Identify When Service May be Refused
Imagine you are serving drinks at the bar in a licensed restaurant when a customer walks in and orders for a drink. You notice that the customer is already unsteady on his feet and his speech is slurred. Do you think you should serve him the drink?
You may refuse the drink to the customer based on the fact that he is already intoxicated. When a customer in an already inebriated state enters licensed premises and orders a drink, you as an employee or the licensee, have the right to refuse the order while explaining the reason for your refusal.
If you spot a customer who started off sober but is steadily showing signs of intoxication, you can refuse to serve them any more drinks. Often customers do not like being refused service and may react adversely or even begin to pick a fight. In cases when a customer behaves badly or starts quarreling, the management, employee or licensee have the right to get the person physically removed off the premises. This means that if you notice any drunk customers who are making a nuisance of themselves or disturbing other customers, you are well within your rights to ask them to leave.
By law, it is an offense to serve, give or sell alcohol to a minor. Even if you allow a minor to be served liquor or permit a minor to consume alcohol you are guilty of the offense. Victoria is the only state that makes an exception to this law by allowing minors to consume alcohol if accompanied by a responsible adult and if they are drinking liquor as part of a meal. A ‘responsible adult’ may be defined as someone who is above 18 years of age and is related to the minor in some way. The adult could be the minor’s parent, step-parent, guardian, grandparent or even a spouse. This definition also includes a person acting on behalf of the parent, who will be able to supervise the child in a responsible manner.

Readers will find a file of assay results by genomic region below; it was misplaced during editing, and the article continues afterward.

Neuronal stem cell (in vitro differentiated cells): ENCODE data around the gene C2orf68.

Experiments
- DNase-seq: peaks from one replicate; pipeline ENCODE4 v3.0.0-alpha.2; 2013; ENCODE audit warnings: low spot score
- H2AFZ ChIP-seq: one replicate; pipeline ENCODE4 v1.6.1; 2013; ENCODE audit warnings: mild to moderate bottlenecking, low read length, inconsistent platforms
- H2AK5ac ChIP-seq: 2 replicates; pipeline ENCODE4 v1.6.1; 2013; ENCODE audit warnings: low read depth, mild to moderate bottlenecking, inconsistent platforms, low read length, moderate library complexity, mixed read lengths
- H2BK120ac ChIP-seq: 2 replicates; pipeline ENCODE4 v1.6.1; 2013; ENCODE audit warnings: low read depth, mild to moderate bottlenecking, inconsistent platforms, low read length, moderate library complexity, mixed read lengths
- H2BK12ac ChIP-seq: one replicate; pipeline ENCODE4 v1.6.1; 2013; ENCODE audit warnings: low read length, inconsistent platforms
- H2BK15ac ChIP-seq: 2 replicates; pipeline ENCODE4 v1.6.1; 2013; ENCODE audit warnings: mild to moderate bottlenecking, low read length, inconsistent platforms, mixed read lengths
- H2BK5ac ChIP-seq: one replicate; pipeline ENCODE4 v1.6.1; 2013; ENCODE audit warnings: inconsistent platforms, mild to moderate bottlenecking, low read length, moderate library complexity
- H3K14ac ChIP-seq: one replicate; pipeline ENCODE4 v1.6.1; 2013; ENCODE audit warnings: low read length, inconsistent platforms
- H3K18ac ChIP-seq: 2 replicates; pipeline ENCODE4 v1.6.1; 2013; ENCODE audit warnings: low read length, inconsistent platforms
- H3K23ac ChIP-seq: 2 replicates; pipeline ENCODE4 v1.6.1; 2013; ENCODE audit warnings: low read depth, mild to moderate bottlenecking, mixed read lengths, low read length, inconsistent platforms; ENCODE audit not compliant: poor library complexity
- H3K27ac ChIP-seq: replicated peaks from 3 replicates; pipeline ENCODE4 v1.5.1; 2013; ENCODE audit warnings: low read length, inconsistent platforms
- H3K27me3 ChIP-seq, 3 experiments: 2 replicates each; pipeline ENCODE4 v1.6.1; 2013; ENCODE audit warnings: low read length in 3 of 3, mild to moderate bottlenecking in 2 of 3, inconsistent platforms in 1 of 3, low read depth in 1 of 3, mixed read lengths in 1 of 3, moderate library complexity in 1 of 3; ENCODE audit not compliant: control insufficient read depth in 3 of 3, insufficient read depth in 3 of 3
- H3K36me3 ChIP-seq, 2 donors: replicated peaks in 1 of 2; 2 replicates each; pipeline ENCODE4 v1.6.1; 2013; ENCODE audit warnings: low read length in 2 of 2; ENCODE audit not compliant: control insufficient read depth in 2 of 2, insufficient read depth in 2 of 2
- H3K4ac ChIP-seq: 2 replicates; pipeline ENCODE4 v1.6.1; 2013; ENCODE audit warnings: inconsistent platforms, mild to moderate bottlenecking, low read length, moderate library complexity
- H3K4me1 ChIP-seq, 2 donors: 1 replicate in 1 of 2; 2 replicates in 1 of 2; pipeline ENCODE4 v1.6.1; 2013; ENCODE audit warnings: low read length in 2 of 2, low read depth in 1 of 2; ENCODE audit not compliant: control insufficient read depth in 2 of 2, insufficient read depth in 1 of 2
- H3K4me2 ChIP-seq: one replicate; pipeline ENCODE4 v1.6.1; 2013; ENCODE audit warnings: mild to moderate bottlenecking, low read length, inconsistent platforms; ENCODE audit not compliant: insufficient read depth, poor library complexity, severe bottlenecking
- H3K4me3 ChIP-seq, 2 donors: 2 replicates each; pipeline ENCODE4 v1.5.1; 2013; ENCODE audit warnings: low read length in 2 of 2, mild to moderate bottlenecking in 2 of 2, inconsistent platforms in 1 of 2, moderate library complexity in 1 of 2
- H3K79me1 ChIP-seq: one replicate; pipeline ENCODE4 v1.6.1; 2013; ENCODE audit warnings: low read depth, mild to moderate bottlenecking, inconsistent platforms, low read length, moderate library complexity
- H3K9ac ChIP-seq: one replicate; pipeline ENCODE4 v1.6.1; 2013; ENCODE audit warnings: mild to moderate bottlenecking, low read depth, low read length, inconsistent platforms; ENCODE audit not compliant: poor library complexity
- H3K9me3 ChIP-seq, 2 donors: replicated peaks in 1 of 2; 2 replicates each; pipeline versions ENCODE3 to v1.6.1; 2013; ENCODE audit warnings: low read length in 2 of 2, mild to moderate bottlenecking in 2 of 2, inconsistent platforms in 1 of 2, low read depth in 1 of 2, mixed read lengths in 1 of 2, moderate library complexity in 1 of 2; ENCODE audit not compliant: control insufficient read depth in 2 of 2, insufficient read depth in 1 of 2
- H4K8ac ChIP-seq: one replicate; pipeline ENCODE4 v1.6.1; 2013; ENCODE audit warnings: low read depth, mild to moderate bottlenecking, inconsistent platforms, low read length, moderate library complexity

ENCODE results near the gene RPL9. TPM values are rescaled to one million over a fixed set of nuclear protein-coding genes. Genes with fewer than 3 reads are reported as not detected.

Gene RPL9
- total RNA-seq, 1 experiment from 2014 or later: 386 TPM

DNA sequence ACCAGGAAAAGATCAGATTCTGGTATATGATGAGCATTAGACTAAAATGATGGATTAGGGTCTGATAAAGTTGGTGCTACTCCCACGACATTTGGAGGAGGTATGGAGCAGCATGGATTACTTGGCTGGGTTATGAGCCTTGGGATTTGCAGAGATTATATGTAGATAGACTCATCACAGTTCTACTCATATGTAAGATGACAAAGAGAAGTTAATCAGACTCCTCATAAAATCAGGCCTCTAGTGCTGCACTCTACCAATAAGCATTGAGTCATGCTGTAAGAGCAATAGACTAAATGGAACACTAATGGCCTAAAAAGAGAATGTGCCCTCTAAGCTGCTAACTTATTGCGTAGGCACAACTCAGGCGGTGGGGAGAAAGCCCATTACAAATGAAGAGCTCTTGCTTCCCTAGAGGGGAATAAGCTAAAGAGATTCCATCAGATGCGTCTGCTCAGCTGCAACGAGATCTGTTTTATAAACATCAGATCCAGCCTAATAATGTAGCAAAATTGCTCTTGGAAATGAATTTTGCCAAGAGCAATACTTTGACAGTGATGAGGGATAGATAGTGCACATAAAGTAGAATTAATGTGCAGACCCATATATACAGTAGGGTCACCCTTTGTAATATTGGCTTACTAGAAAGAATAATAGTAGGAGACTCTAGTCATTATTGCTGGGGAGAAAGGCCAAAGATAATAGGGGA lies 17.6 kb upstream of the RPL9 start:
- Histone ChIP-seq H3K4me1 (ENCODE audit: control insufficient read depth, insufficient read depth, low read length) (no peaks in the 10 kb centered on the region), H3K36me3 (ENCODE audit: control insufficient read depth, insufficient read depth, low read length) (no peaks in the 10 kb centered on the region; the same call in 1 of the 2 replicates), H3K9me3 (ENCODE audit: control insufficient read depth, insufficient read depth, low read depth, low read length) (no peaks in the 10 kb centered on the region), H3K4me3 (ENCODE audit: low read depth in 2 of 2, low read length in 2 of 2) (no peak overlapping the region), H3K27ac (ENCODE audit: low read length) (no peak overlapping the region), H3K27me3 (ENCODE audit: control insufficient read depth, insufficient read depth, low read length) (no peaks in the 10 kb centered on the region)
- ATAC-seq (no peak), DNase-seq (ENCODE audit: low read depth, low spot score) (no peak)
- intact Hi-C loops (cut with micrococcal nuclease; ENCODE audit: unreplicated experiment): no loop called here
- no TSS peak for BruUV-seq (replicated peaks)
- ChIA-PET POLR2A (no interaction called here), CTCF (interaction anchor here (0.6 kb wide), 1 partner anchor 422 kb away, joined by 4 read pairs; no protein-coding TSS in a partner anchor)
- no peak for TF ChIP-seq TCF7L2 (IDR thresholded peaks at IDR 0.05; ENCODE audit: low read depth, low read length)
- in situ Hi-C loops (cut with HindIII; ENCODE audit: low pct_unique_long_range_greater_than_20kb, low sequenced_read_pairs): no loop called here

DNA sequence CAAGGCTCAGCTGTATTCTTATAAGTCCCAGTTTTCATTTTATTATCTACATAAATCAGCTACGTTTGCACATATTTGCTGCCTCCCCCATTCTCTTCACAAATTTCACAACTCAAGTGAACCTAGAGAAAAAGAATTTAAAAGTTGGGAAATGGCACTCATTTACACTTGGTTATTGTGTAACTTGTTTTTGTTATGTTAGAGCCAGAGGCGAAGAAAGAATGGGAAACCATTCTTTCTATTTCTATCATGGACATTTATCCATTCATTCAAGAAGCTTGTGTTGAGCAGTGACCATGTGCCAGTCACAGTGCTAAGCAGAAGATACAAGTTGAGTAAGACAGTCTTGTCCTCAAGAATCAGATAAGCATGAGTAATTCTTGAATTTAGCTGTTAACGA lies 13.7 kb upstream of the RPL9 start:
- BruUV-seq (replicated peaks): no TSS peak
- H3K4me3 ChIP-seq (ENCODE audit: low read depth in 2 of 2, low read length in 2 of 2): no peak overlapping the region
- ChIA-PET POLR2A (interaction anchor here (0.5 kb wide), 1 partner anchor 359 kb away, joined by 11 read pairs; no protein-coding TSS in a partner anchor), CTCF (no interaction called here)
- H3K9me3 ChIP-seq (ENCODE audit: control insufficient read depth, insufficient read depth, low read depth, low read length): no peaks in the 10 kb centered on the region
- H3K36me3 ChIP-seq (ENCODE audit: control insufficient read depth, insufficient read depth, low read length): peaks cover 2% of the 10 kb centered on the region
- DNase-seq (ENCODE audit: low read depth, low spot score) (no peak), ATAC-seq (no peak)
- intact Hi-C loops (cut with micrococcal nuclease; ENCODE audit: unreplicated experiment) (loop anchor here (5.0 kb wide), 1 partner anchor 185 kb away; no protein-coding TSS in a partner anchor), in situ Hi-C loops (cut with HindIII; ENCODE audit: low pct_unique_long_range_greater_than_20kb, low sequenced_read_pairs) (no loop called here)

On your part, while serving drinks, you should be careful if you suspect a customer is a minor. Ask for a valid proof of age, check the document and only then serve them. You need to be cautious simply because you will be committing an offense if you serve liquor to a minor either knowingly or unknowingly.
In which of these situations can you refuse service?
A. A customer enters your bar while drinking alcohol from a bottle
B. A customer asks for their seventh drink
C. A group of unaccompanied minors ask for a few drinks
D. A customer consumes a few drinks and starts quarrelling with other customers
Correct answers: A, C and D